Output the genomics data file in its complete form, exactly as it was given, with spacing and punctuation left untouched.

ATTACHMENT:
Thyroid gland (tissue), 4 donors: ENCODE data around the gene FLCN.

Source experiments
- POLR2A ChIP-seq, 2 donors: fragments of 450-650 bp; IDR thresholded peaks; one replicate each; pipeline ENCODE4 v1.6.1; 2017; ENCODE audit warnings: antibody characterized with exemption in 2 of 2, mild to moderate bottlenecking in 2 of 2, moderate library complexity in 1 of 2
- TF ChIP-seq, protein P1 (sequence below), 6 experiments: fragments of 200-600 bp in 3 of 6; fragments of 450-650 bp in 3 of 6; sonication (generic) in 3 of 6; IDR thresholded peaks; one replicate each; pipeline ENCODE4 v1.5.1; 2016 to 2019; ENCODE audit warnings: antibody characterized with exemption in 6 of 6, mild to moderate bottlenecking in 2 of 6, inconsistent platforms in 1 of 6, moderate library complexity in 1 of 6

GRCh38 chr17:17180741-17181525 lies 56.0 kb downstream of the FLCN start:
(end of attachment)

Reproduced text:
Thyroid gland (tissue), 4 donors: ENCODE data around the gene FLCN.

Source experiments
- POLR2A ChIP-seq, 2 donors: fragments of 450-650 bp; IDR thresholded peaks; one replicate each; pipeline ENCODE4 v1.6.1; 2017; ENCODE audit warnings: antibody characterized with exemption in 2 of 2, mild to moderate bottlenecking in 2 of 2, moderate library complexity in 1 of 2
- TF ChIP-seq, protein P1 (sequence below), 6 experiments: fragments of 200-600 bp in 3 of 6; fragments of 450-650 bp in 3 of 6; sonication (generic) in 3 of 6; IDR thresholded peaks; one replicate each; pipeline ENCODE4 v1.5.1; 2016 to 2019; ENCODE audit warnings: antibody characterized with exemption in 6 of 6, mild to moderate bottlenecking in 2 of 6, inconsistent platforms in 1 of 6, moderate library complexity in 1 of 6

GRCh38 chr17:17180741-17181525 lies 56.0 kb downstream of the FLCN start: